Tuesday, March 24, 2009

Lidar is going mainstream (MTV baby!)

My friend Christiana pointed me to the new Radiohead video that used lidar technology to create various 3D models of people and terrain . The whole video is simply a composite of these data. It all appears to be terrestrial lidar, but it is still pretty sweet! 

Monday, March 23, 2009

How to create an outline of your data in ArcMap

Recently I had some XYZ data gridded up in ArcMap, and I wanted to create a simple outline of it. I could not, for the life of me, figure out how to do it, save digitizing the entire thing myself. Luckily, someone showed me a very valuable trick, and I now know there is a quick way to do it, though this method is by no means straight forward:
  1. create a raster of your data. Whether you chose natural neighbors, an IDW grid, whatever, does not matter. Any resolution that will not exaggerate you data coverage will work.
  2. use raster calculator to convert this grid to an integer grid. You can use Raster Calculator under the Spatial Analyst tool and simply multiply your grid by 0. You need to put your expression between parentheses, with an "int" in front. For example:  [mb_int_grid] = int([mb_grid] * 0)
  3. Also under Spatial Analyst, use the Convert Raster to Features to convert your integer grid to a polygon. 
  4. You can now alter your polygon symbology to give you a nice outline.
Below you can see my original gridded data and the resulting outline.

Saturday, March 14, 2009

Udel AUV in Second Life

Art Trembanis gave a great seminar yesterday about some of the AUV development and research going on at the University of Delaware. He mentioned that UDel had actually set up some property in Second Life, and that users could come and check out the new Gavia-class AUV that will soon be undergoing sea trials. I decided to join Second Life myself (membership is free) and check out what UDel had to offer. Below are two screen grabs where you can see me checking out the AUV as well as UDel's research vessel.

Sunday, March 8, 2009

Modeling a Lidar System: Part 1

Now that I am really starting to get into my research with lidar systems, I feel that it is important to understand as many of the intricacies and nuances of the system as possible, and how they interact with each other. Although I am certainly learning a lot from reading countless articles and texts, and having great directed study sessions with my chairs, I feel one of the best ways to learn is through a more experiential approach. Since I do not have full-fledged lidar system at my disposal to fly around with and image things (anyone offering?), I figure the next best thing I can do is theoretically model the system.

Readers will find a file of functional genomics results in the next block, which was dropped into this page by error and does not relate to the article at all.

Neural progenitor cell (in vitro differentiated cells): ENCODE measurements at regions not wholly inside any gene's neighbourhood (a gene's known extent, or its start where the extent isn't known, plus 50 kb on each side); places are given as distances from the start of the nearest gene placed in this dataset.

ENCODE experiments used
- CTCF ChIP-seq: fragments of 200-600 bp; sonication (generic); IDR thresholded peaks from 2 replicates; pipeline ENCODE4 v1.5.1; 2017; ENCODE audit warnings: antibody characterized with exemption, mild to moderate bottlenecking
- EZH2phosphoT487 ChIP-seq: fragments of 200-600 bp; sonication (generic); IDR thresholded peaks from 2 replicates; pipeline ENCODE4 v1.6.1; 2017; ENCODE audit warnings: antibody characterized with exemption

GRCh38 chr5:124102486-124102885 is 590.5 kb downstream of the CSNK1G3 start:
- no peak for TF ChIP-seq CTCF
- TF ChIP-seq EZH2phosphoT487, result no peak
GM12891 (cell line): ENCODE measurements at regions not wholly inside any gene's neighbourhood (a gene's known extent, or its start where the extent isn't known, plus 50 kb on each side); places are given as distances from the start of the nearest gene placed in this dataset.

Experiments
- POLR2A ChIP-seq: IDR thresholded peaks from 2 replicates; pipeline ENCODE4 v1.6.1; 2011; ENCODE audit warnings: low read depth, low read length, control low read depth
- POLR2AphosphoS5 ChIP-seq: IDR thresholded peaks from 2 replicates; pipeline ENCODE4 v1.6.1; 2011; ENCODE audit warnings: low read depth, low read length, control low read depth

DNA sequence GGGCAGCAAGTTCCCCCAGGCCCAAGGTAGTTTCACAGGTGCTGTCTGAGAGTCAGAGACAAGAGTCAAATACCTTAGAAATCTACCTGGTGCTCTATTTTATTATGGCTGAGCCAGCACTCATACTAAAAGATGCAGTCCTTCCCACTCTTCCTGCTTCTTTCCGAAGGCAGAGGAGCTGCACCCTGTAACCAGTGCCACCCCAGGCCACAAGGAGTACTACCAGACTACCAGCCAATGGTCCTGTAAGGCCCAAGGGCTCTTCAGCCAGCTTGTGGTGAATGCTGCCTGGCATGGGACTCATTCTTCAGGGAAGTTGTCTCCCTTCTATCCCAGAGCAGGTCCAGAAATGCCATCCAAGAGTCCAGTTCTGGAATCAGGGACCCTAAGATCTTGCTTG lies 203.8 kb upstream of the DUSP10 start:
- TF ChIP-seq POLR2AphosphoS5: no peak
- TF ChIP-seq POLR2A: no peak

To get myself started, I found a paper by H. Michael Tulldahl and K. Ove Steinvall entitled: "Analytical waveform generation from small objects in lidar bathymetry," (App. Optics, v.38 n.6, 1999). The authors present a model to simulate received lidar waveforms in order to observe the influence of variously-shaped objects on the seabed. I am tweaking the modeled system parameters to match those of the systems I am working with, as well as the water-dependent parameters to match different water types. I am also not dealing with any objects on the seabed, and for now am assuming a flat bottom. I have only just started, so my model is nowhere near complete. Although this model is not the primary focus of my research, I see it as a way to help me understand not only what I am seeing in the data, but also predict features in the data that I might look for. Eventually I would like to have a user interface where I could simply select the lidar system and approximate water type (most likely based off Jerlov), and perhaps bed type and approximate roughness, and just hit "go!"